Modeling the Growth of Sugar Kelp (Saccharina latissima) in Aquaculture Systems using Dynamic Energy Budget Theory

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Aquaculture is an industry with the capacity for further growth that can contribute to sustainable food systems to feed an increasing global population. Sugar kelp (Saccharina latissima) is of particular interest for farmers as a fast-growing species that benefits ecosystems as a primary producer. However, as a new industry in the U.S., farmers interested in growing S. latissima lack data on growth dynamics. To address this gap, we calibrated a Dynamic Energy Budget (DEB) model to data from the literature and field-based growth experiments in Rhode Island (U.S.A.). Environmental variables forcing model dynamics include temperature, irradiance, dissolved inorganic carbon concentration, and nitrate and nitrite concentration. The modeled estimates for field S. latissima blade length were accurate despite underestimation of early season growth. In some simulations, winter growth was limited by the rate at which the light-dependent reaction of photosynthesis, the first step of carbon assimilation, was performed. Nitrogen (N) reserves were also an important limiting factor especially later in the spring season as irradiance increased, although the low resolution of N forcing concentrations might restrict the model accuracy. Since this model is focused on S. latissima grown in an aquaculture setting with winter and spring growth, no specific assumptions were made to include summer growth patterns such as tissue loss or reproduction. The results indicate that this mechanistic model for S. latissima captures growth dynamics and blade length at the time of harvest, thus it could be used for spatial predictions of S. latissima aquaculture production across a range of environmental conditions and locations. The model could be a particularly useful tool for further development of sustainable ocean food production systems involving seaweed.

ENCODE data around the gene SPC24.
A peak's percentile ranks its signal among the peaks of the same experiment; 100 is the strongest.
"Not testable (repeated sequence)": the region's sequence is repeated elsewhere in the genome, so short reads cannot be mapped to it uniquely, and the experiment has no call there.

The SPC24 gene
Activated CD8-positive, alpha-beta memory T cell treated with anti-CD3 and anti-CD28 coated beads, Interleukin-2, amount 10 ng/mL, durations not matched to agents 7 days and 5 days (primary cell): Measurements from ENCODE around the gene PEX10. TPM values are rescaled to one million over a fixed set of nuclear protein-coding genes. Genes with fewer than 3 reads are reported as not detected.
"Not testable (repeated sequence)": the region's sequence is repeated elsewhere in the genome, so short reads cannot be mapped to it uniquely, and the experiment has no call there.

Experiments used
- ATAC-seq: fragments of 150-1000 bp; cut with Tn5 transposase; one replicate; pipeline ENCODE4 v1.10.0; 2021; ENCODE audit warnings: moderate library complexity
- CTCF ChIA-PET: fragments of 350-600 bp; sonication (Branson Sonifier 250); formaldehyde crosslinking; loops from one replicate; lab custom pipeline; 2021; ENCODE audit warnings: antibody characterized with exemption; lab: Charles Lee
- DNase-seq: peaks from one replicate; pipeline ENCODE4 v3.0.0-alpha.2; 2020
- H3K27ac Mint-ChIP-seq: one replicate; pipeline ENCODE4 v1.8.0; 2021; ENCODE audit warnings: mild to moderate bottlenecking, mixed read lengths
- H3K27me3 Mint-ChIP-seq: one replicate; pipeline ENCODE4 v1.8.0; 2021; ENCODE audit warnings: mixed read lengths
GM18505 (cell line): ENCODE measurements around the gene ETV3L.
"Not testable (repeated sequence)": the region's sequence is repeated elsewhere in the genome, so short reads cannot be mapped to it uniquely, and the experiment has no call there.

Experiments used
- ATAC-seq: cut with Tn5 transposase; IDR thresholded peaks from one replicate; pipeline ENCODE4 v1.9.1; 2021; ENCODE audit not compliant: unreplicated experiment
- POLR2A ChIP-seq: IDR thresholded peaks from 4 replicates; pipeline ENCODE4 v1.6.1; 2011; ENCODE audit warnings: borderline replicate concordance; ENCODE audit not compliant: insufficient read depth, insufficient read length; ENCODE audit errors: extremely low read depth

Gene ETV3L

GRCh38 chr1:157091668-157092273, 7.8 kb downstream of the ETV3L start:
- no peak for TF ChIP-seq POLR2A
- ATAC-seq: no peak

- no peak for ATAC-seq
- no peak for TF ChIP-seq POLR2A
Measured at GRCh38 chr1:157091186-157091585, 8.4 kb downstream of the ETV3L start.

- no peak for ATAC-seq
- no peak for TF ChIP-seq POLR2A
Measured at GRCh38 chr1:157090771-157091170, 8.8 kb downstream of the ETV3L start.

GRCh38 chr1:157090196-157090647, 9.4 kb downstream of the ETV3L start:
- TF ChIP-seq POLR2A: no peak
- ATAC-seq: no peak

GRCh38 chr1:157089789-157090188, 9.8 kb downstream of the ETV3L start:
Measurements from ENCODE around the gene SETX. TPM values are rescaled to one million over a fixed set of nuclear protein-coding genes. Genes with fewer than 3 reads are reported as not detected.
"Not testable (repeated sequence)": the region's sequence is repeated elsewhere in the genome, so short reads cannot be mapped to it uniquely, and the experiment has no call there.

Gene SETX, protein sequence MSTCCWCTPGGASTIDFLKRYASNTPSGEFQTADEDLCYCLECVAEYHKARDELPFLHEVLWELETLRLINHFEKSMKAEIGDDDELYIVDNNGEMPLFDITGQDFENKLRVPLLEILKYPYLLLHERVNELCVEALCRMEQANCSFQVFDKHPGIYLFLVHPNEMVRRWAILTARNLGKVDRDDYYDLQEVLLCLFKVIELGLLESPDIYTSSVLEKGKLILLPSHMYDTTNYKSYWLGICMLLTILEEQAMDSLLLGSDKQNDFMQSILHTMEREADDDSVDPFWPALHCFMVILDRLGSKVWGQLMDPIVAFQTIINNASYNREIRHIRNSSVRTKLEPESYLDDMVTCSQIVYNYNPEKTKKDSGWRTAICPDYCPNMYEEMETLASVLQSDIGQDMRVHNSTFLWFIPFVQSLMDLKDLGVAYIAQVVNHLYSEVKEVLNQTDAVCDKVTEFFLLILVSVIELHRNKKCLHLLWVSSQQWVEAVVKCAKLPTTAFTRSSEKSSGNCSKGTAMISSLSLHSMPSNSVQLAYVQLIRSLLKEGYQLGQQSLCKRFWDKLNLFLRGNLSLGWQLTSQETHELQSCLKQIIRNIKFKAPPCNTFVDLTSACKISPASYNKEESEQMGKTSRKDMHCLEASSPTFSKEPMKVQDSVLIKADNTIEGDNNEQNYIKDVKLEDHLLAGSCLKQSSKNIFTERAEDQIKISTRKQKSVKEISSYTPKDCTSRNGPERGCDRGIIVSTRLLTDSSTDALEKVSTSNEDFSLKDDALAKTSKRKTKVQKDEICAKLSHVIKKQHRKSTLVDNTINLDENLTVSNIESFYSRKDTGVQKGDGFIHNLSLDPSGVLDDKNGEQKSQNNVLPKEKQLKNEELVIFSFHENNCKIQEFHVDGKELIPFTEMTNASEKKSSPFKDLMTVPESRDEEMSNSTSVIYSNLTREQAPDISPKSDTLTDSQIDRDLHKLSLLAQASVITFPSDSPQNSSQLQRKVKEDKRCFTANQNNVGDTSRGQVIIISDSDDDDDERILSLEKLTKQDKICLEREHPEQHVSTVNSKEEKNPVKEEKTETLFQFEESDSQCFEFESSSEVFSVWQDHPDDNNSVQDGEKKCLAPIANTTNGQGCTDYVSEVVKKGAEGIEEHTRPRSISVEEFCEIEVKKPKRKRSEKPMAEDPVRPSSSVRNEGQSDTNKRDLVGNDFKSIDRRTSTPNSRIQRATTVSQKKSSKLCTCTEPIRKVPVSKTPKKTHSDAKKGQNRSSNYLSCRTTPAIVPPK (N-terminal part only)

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Ecological Modelling